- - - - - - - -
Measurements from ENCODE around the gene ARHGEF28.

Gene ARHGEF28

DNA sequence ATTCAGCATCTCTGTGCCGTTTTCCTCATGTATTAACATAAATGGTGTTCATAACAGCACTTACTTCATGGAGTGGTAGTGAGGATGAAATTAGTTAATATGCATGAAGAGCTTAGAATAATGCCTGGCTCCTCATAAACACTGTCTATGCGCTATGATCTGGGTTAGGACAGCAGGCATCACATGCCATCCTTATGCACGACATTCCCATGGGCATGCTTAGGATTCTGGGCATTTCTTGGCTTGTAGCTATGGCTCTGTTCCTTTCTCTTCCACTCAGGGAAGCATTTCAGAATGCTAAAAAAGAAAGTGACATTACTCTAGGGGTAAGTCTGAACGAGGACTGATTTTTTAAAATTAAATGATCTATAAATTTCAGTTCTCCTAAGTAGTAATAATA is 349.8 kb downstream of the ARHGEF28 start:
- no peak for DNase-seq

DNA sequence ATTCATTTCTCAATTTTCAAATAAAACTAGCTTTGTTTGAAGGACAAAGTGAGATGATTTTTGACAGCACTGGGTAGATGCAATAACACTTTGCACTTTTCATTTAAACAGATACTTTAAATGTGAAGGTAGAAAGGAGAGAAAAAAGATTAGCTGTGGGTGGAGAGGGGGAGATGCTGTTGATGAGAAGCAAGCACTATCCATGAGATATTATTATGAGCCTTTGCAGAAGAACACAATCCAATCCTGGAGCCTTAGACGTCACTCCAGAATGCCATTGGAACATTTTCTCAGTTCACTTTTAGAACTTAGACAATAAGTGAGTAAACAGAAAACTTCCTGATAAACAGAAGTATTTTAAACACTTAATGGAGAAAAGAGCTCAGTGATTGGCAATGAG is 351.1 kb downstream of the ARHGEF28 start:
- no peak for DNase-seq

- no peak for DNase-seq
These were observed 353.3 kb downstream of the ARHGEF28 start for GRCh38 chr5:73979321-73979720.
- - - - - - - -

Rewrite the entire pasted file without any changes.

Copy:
Measurements from ENCODE around the gene ARHGEF28.

Gene ARHGEF28

DNA sequence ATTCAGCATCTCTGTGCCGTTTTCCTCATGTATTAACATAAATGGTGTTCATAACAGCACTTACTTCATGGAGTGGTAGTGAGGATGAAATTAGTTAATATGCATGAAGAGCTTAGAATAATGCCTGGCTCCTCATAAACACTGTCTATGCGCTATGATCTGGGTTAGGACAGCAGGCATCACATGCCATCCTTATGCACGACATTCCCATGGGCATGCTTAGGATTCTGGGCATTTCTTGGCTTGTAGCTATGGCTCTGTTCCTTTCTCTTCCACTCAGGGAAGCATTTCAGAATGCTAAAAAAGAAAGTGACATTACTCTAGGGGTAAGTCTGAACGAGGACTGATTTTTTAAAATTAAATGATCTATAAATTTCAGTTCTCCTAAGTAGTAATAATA is 349.8 kb downstream of the ARHGEF28 start:
- no peak for DNase-seq

DNA sequence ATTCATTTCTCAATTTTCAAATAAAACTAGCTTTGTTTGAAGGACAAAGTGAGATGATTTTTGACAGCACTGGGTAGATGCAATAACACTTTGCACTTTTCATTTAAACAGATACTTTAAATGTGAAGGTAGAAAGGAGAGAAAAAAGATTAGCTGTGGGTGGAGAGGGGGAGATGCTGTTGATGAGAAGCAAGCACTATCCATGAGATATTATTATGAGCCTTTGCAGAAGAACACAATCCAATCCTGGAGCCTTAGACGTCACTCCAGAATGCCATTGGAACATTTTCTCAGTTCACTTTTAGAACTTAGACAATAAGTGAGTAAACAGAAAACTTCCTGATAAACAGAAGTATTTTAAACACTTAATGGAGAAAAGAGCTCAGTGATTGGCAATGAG is 351.1 kb downstream of the ARHGEF28 start:
- no peak for DNase-seq

- no peak for DNase-seq
These were observed 353.3 kb downstream of the ARHGEF28 start for GRCh38 chr5:73979321-73979720.